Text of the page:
GCI posts record revenue, but net income loss, for 2015

General Communication Inc. finished the fourth quarter of 2015 strong, with record revenues but negative income, courtesy of the purchase of Alaska Wireless Network. GCI posted a $10 million net income loss for 2015, following a $7.6 million net income in 2014.

Alaska Communications Systems Group Inc. sold its wireless subscriber business and its 33 percent share of the Alaska Wireless Network to General Communications Inc. for $300 million in cash in a deal finalized Feb. 2, 2015. In the second quarter of 2015, GCI folded the 87,000 acquired wireless subscribers into its coverage.

The purchase has increased revenues, particularly in the consumer wireless segment in which GCI no longer competes for business with ACS. Total revenue increased from $910 million in 2014 to $979 million in 2015.

Between 2014 and 2015, GCI wireless lines in operation increased from 149,600 to 227,800.

The increase yielded expected results. Revenues for consumer wireless plans spiked in 2015 to $75.8 million, $45 million more than in 2014. Business wireless revenue increased $4 million from 2014 to $8.1 million in 2015.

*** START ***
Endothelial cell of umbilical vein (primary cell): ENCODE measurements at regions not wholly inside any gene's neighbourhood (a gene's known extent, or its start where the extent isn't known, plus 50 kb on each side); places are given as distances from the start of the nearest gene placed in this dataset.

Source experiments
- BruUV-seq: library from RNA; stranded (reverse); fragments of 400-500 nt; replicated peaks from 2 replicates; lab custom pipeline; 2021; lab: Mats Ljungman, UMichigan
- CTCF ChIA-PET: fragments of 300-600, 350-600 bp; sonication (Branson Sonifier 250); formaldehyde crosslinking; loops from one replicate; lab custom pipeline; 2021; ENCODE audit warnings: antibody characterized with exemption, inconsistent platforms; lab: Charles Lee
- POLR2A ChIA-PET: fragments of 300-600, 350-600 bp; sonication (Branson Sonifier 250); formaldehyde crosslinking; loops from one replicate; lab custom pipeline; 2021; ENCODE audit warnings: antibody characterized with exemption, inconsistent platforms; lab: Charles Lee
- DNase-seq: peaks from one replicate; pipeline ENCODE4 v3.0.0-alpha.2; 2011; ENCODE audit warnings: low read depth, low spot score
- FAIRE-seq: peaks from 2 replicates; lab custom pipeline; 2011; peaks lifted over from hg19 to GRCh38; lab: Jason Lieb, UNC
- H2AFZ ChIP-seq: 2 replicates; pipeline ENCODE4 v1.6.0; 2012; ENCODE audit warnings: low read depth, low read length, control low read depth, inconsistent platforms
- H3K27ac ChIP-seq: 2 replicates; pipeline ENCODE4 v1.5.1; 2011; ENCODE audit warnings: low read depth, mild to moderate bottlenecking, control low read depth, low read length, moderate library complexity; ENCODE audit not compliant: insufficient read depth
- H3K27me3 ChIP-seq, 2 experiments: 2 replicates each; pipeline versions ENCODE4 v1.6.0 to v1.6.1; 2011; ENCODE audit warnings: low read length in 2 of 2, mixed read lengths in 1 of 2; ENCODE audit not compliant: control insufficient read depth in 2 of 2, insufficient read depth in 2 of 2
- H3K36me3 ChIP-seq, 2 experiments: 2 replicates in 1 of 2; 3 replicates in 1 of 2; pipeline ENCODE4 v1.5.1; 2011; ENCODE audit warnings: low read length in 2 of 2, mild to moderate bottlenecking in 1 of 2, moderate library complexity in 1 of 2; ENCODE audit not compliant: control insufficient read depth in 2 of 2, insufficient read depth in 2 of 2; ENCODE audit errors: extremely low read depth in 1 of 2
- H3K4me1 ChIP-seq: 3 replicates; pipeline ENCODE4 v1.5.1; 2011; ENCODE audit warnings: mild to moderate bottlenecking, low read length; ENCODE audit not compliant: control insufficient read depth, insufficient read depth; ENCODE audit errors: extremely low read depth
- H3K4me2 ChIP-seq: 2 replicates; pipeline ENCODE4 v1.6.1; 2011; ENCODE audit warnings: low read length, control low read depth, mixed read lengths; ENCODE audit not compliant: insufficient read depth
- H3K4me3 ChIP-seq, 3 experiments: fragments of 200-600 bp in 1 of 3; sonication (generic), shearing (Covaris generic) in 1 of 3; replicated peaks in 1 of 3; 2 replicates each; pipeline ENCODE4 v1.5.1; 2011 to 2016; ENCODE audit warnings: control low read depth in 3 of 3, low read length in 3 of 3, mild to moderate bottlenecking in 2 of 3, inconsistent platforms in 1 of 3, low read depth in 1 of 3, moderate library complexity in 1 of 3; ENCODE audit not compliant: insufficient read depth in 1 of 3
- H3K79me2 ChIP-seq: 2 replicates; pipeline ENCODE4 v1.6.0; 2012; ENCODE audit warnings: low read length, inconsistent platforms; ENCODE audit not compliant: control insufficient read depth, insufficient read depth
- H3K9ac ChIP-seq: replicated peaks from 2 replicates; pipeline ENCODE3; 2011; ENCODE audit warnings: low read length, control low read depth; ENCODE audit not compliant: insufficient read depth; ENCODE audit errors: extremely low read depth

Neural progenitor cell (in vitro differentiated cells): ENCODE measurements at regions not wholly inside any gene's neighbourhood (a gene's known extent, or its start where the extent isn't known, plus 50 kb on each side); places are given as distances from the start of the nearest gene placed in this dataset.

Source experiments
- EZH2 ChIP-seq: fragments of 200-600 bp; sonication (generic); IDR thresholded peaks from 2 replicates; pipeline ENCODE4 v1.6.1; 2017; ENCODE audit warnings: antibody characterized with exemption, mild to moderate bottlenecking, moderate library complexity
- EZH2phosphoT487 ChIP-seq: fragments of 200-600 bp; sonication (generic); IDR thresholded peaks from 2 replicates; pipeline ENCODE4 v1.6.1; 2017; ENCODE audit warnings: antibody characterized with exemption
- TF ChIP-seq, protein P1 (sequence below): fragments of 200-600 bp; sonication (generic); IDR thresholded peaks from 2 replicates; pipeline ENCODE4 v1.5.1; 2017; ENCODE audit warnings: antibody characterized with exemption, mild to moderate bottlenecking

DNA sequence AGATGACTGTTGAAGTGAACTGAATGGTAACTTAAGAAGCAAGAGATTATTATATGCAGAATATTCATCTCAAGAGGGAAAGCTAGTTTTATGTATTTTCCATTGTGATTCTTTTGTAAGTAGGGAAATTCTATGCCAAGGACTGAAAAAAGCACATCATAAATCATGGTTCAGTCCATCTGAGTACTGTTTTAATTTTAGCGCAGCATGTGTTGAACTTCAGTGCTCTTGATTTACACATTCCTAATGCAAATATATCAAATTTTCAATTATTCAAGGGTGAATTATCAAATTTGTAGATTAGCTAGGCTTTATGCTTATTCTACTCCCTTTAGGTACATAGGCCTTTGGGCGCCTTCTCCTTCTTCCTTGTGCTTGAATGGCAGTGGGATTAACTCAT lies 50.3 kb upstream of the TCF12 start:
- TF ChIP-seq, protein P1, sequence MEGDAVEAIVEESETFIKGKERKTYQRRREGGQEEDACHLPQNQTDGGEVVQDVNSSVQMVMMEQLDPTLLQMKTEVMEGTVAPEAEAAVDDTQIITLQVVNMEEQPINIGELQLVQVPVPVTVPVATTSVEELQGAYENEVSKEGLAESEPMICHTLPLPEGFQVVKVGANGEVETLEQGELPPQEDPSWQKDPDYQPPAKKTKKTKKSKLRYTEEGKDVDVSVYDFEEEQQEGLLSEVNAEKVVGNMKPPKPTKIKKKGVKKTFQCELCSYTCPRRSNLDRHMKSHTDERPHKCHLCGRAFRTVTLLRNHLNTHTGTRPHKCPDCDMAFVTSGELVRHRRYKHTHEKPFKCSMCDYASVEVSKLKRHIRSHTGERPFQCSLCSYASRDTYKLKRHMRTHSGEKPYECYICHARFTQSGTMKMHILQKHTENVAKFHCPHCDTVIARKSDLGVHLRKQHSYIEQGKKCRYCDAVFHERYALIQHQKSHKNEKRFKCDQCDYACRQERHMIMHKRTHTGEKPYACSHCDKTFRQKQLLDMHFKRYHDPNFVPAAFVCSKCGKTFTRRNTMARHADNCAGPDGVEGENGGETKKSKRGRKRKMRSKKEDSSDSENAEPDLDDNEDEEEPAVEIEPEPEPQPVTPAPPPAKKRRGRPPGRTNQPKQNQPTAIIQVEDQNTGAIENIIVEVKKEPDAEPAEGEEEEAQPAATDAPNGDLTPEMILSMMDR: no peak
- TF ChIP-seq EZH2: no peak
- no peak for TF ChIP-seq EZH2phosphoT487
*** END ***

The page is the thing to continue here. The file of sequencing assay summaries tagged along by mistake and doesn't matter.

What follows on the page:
Wireless data plans for consumers also increased by $27 million, along with a $22 million bump in managed broadband data plans for businesses.

During an earnings call, an investor asked whether GCI plans to use its existing TERRA fiber optic network to potentially increase presence on the North Slope now that ACS and Quintillion provide broadband services for ConocoPhillips.

Chief Financial Officer Peter Pounds said GCI will continue to explore North Slope opportunities, and that GCI was not aware enough of Quintillion’s operations to comment.

“The Slope, in spite of the low oil prices it’s still a very important region for us, both for wireless and for commercial customers,” said Pounds. “It’s one of the few places in the state where we have a non-redundant network, and much of our investment this year both on the TERRA Network and on the North Slope fiber designed to eliminate the remaining of pockets of single thread service.”

CEO Ron Duncan, when asked about whether the state economy would eat into GCI’s bottom line, said he expected to see the economy contract quickly if the Legislature cuts too deeply into the state budget.

“Right now the outlook for the industry is that it’s going to see some shrinkage in the economy,” said Duncan, who has co-founded the group Alaska’s Future to advocate for using Permanent Fund earnings to close the state’s massive budget deficit that’s nearing $4 billion for the current fiscal year. “This could be a very mild recession and we could have a reset and continue to build a core economy, or if the Legislature takes irresponsible actions and drives the budget off the cliff, you could see much more adverse results on the state economy probably before the end of this year.”

DJ Summers can be reached at daniel.summers@alaskajournal.com.

Updated: 
03/11/2016 - 10:46am

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